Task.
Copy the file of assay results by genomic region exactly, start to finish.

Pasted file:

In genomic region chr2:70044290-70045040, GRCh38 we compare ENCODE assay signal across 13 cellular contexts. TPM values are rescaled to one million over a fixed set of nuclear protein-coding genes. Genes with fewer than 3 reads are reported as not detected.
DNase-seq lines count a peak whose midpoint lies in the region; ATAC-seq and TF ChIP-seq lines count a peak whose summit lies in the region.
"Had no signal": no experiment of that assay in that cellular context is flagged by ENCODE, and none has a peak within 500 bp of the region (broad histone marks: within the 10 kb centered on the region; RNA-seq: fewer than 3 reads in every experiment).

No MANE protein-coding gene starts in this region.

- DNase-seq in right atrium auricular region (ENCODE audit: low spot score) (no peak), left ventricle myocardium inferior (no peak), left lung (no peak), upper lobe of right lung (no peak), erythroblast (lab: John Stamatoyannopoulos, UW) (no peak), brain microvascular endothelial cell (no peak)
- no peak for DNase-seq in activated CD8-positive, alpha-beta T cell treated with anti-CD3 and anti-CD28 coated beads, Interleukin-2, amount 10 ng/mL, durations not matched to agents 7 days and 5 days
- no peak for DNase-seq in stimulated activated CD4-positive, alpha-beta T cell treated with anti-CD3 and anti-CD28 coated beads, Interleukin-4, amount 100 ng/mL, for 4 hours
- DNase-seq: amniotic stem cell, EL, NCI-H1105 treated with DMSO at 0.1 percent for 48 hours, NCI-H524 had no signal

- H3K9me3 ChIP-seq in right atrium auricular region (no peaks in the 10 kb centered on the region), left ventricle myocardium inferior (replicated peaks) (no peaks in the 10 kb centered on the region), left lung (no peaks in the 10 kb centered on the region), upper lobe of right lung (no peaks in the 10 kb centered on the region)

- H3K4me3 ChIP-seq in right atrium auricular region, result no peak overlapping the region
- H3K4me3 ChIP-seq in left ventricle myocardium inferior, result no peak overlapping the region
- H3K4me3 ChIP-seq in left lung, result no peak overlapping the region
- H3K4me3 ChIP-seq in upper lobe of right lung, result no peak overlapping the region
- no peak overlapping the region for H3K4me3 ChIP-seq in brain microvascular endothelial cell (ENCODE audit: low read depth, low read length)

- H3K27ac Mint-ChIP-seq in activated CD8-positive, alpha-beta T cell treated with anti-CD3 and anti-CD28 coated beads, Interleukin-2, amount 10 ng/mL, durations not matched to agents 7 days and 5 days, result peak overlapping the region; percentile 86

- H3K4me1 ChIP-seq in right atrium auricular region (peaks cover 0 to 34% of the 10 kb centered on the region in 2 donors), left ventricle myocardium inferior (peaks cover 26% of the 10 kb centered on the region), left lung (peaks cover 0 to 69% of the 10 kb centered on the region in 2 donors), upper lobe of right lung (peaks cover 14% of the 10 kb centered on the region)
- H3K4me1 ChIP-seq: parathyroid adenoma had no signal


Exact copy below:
In genomic region chr2:70044290-70045040, GRCh38 we compare ENCODE assay signal across 13 cellular contexts. TPM values are rescaled to one million over a fixed set of nuclear protein-coding genes. Genes with fewer than 3 reads are reported as not detected.
DNase-seq lines count a peak whose midpoint lies in the region; ATAC-seq and TF ChIP-seq lines count a peak whose summit lies in the region.
"Had no signal": no experiment of that assay in that cellular context is flagged by ENCODE, and none has a peak within 500 bp of the region (broad histone marks: within the 10 kb centered on the region; RNA-seq: fewer than 3 reads in every experiment).

No MANE protein-coding gene starts in this region.

- DNase-seq in right atrium auricular region (ENCODE audit: low spot score) (no peak), left ventricle myocardium inferior (no peak), left lung (no peak), upper lobe of right lung (no peak), erythroblast (lab: John Stamatoyannopoulos, UW) (no peak), brain microvascular endothelial cell (no peak)
- no peak for DNase-seq in activated CD8-positive, alpha-beta T cell treated with anti-CD3 and anti-CD28 coated beads, Interleukin-2, amount 10 ng/mL, durations not matched to agents 7 days and 5 days
- no peak for DNase-seq in stimulated activated CD4-positive, alpha-beta T cell treated with anti-CD3 and anti-CD28 coated beads, Interleukin-4, amount 100 ng/mL, for 4 hours
- DNase-seq: amniotic stem cell, EL, NCI-H1105 treated with DMSO at 0.1 percent for 48 hours, NCI-H524 had no signal

- H3K9me3 ChIP-seq in right atrium auricular region (no peaks in the 10 kb centered on the region), left ventricle myocardium inferior (replicated peaks) (no peaks in the 10 kb centered on the region), left lung (no peaks in the 10 kb centered on the region), upper lobe of right lung (no peaks in the 10 kb centered on the region)

- H3K4me3 ChIP-seq in right atrium auricular region, result no peak overlapping the region
- H3K4me3 ChIP-seq in left ventricle myocardium inferior, result no peak overlapping the region
- H3K4me3 ChIP-seq in left lung, result no peak overlapping the region
- H3K4me3 ChIP-seq in upper lobe of right lung, result no peak overlapping the region
- no peak overlapping the region for H3K4me3 ChIP-seq in brain microvascular endothelial cell (ENCODE audit: low read depth, low read length)

- H3K27ac Mint-ChIP-seq in activated CD8-positive, alpha-beta T cell treated with anti-CD3 and anti-CD28 coated beads, Interleukin-2, amount 10 ng/mL, durations not matched to agents 7 days and 5 days, result peak overlapping the region; percentile 86

- H3K4me1 ChIP-seq in right atrium auricular region (peaks cover 0 to 34% of the 10 kb centered on the region in 2 donors), left ventricle myocardium inferior (peaks cover 26% of the 10 kb centered on the region), left lung (peaks cover 0 to 69% of the 10 kb centered on the region in 2 donors), upper lobe of right lung (peaks cover 14% of the 10 kb centered on the region)
- H3K4me1 ChIP-seq: parathyroid adenoma had no signal